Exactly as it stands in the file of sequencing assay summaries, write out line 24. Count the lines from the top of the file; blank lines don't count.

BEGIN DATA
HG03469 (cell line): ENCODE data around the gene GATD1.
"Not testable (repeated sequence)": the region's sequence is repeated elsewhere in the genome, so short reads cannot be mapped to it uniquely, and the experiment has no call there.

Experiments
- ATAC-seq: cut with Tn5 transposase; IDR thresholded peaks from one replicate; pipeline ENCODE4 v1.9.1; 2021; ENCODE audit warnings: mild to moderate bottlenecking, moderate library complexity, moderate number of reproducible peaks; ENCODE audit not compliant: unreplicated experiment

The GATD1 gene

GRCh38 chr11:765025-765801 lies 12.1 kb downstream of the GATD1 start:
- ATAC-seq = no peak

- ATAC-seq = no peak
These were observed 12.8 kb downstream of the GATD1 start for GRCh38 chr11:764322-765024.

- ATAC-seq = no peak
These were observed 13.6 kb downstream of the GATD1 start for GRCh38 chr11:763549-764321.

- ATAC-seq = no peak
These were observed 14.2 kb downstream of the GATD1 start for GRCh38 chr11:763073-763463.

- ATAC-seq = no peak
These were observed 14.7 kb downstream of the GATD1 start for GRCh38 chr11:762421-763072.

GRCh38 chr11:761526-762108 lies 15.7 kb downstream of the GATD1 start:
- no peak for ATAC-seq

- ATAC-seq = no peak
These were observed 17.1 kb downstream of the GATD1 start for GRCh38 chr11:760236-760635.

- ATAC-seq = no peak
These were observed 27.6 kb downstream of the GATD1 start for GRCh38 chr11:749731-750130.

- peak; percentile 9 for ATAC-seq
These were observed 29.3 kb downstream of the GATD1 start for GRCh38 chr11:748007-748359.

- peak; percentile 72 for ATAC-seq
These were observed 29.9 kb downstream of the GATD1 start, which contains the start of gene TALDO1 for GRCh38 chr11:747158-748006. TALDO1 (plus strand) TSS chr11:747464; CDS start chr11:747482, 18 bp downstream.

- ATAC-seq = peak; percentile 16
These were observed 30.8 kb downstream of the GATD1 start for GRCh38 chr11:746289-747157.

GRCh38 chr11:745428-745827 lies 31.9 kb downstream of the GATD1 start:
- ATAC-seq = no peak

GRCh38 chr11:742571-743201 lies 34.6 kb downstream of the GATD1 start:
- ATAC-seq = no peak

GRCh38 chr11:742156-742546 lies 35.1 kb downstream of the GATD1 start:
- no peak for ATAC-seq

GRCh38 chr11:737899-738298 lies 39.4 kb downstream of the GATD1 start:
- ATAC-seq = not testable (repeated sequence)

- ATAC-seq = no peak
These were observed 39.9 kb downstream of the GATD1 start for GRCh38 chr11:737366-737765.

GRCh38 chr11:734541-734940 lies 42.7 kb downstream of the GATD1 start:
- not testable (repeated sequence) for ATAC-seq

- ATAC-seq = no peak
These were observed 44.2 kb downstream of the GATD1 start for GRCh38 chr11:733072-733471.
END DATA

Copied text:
- peak; percentile 72 for ATAC-seq